On January 25, I settled into the balcony of the Eccles Theater at the Sundance Film Festival, next to another critic. We'd already seen two movies that day and were getting ready for the third, but before the film even began the crowd gave it a standing ovation. By the time it was over, most of the audience was in tears, and the film received another standing ovation after the credits rolled. We all had a sense that something historic had happened that afternoon.
The film was The Birth of a Nation (read my Sundance review), the story of slave preacher Nat Turner and the 1831 slave rebellion in Virginia. In the film, Turner is (illegally) taught to read the Bible as a child by the mistress of the plantation on which he lived as a slave; as an adult, he becomes a preacher, and his study of Scripture as well as his observation of cruelty on the plantations he visits as a preacher leads him toward violent action. (The film has a great deal, thematically, in common with Braveheart.)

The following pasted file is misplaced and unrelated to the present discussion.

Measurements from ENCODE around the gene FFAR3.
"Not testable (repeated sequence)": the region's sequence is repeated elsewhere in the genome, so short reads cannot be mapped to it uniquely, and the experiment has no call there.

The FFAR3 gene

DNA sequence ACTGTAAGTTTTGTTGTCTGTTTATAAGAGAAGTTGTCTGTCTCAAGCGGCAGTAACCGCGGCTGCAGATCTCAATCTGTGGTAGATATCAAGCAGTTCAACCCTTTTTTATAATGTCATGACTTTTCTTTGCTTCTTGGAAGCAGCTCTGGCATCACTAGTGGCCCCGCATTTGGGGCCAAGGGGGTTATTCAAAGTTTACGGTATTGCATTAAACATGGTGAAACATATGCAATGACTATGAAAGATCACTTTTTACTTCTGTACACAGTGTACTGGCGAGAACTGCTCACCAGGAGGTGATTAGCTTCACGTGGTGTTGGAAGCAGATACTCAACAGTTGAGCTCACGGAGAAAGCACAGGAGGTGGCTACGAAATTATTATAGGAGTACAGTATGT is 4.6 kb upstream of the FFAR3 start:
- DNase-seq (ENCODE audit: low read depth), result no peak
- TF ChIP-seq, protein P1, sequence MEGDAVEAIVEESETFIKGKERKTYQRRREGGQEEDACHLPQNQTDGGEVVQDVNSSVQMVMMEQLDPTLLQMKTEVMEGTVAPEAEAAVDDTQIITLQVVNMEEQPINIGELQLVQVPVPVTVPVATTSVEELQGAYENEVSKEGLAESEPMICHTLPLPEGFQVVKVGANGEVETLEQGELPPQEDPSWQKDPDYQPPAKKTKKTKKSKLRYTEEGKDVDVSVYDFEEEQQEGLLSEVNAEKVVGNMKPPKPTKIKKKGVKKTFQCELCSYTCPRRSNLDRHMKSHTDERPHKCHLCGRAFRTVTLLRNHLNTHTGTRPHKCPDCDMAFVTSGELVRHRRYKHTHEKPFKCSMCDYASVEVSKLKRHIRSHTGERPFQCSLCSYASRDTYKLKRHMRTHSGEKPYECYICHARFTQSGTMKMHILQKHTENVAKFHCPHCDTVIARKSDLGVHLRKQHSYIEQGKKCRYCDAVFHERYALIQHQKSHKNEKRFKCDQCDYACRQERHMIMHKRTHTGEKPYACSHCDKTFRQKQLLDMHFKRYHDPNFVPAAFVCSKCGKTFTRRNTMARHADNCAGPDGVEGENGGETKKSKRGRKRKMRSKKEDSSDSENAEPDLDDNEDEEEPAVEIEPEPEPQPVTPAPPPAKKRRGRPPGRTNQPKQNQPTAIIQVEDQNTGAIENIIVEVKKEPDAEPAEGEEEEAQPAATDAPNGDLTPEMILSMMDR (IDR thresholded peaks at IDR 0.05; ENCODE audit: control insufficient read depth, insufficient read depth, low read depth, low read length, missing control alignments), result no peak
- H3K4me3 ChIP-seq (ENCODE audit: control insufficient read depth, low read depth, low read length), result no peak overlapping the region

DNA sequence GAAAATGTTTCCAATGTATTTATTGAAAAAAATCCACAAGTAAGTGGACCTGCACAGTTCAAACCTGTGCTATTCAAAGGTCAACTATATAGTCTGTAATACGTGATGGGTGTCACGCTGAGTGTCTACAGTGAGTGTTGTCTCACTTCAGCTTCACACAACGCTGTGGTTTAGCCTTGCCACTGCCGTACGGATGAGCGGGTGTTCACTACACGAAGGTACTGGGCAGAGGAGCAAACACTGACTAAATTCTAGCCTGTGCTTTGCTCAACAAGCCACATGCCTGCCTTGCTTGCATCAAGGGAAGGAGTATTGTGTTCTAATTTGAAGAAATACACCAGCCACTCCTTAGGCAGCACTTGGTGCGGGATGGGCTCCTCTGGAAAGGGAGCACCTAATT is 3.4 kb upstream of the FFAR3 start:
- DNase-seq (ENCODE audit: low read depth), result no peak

Nate Parker, who wrote, directed, and stars in the film as Turner, spoke on stage at Sundance after the film about the use of Scripture in the film and how his perseverance during the years-long struggle to get the movie made was partly fueled by his own Christian faith.
I spoke with Parker by phone last week, and he had a lot more to say about his faith, racial relations in America, the ways the Bible is used to both oppress and liberate, and the church. (This interview is lightly edited for clarity.)
How did you get interested in the story of Nat Turner?
It started from being young, growing up in Virginia, and not really having a lot of history that was being presented to me that included me. I was growing up as a Christian, growing up in the church, ...1